By Aye Myat, Staff Writer
Photos courtesy of ASA Historian Ysabel Yutangco ('15)
The year of the rooster has begun. Here at the University of Redlands, students held a celebration to ring in the Lunar New Year. The event was held on February 5th in Casa Loma and included a myriad of performances from traditional Japanese dances to Mandarin skits about love. Hosted by the Asian Student Association and the Asian Studies department, the celebration brought together the small but lively Asian/Asian-American community on campus.
The celebration was not limited to dances and skits, as there were also several activities that promoted cultural education. Games like Karuta, a competitive Japanese picture matching game, allowed for participants to learn what animals and fruits were called in Japanese. Other activities like calligraphy allowed participants to learn the delicate art form.
While the Japanese skit showed off temple customs, the Mandarin skit “Rent a Boyfriend” provided some comic relief. With a translation in the background, the skit referenced the rent-a-boyfriend service that exists in China. Senior Global Business and Asian Studies double major Chris Kinney was an actor in this skit, and said:
“I was surprised that the crowd reacted the way they did when they only had a simple translation. It was great to see people laugh at our jokes and portrayals. We tried to be as dramatic as possible and I think Hedy and Phillip’s performances as the mother and girlfriend, respectively, helped set a casual atmosphere. “
The celebration closed off with one final performance from the Japanese classes, a dance called the Soran Bushi. Meant to represent fishers fishing and gathering the bundles afterwards, the dancers showed off a great amount of energy. With loud verbal commands and powerful movements, paired with the traditional happi attire, it was a sight to see. Senior Global Business Major Ellis Tran, head choreographer of the Soran Bushi, said:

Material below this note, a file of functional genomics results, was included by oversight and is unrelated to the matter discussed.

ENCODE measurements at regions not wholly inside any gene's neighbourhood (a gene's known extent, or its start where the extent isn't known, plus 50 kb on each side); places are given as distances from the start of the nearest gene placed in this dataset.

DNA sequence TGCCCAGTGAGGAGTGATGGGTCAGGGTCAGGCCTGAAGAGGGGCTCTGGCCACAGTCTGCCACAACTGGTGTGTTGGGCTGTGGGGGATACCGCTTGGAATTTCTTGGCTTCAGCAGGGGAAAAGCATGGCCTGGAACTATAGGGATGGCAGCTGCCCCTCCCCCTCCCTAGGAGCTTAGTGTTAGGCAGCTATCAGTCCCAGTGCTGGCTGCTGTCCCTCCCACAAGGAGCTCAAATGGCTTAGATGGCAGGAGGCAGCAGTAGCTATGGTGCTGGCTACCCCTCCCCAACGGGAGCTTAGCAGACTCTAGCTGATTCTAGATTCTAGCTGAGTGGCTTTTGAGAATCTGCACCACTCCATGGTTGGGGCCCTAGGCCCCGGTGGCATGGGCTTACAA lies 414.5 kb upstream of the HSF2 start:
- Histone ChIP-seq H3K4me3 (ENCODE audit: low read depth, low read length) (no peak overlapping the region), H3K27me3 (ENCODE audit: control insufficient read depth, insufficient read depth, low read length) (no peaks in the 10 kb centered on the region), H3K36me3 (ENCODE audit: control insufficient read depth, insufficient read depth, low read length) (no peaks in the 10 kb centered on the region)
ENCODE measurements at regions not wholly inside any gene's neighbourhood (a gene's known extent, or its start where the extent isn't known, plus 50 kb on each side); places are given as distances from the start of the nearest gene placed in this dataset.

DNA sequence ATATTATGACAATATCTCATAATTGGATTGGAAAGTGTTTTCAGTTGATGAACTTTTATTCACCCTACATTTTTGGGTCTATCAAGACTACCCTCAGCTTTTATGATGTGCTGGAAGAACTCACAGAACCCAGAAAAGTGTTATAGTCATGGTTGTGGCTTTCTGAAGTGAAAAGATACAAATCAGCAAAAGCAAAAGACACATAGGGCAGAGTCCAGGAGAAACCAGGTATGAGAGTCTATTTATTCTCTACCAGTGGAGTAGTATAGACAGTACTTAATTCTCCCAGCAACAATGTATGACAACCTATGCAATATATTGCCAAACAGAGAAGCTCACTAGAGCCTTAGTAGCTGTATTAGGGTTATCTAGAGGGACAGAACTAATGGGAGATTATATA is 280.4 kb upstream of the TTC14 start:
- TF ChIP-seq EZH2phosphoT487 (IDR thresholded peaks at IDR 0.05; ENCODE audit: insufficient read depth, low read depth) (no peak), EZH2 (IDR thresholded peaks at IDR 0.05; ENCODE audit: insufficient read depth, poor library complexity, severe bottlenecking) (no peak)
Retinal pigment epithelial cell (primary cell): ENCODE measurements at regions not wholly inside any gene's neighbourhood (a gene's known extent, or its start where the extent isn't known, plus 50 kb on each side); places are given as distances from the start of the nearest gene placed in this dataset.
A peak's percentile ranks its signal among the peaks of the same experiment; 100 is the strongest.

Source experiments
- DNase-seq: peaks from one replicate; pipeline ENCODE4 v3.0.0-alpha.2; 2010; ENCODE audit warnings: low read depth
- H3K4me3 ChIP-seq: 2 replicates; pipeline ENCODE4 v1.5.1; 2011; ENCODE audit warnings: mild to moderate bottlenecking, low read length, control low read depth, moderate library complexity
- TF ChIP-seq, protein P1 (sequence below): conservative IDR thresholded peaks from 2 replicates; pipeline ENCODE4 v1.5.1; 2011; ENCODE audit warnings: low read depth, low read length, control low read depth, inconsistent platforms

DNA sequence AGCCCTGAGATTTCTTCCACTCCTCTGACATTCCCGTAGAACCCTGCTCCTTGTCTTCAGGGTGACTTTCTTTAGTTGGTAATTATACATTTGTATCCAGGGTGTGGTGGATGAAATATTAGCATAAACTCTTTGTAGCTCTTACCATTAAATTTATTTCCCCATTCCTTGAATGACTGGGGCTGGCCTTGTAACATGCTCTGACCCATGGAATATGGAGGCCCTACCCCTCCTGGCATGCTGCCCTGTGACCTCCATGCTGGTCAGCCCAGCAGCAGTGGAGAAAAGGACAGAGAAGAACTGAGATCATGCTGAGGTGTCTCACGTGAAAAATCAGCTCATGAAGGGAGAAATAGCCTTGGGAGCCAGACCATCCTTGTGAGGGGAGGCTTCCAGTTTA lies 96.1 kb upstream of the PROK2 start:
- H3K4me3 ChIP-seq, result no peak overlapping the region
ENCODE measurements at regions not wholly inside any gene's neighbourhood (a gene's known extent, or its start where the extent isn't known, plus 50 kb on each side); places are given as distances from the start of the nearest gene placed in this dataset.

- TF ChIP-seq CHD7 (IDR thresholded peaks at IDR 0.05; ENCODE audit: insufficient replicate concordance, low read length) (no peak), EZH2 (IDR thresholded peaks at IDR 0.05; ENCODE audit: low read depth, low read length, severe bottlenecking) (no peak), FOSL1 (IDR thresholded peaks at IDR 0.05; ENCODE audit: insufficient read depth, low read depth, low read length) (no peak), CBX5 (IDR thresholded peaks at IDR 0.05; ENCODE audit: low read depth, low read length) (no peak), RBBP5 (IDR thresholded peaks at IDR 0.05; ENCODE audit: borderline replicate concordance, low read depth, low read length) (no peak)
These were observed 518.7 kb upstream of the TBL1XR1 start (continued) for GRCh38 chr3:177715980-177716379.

“It was an incredibly rewarding experience to be able to lead and perform the Soran Bushi dance for the Lunar New Year’s event. While the dance isn't specifically meant for New Year’s, it's one of the most traditional and energetic Japanese dances that is still widely performed in the country today. It represents older times where fishing was one of the main methods of sustenance in rural Japan. I'm so proud that so many people decided to dedicate their time and quad muscles to the performance and I hope a lasting cultural impression was made on everyone involved.”
Overall, the celebration showed off the diversity of the Asian/Asian American community on campus. Despite having only a small percentage of the student population, it was inspiring to see the cultural education and enthusiasm put forward.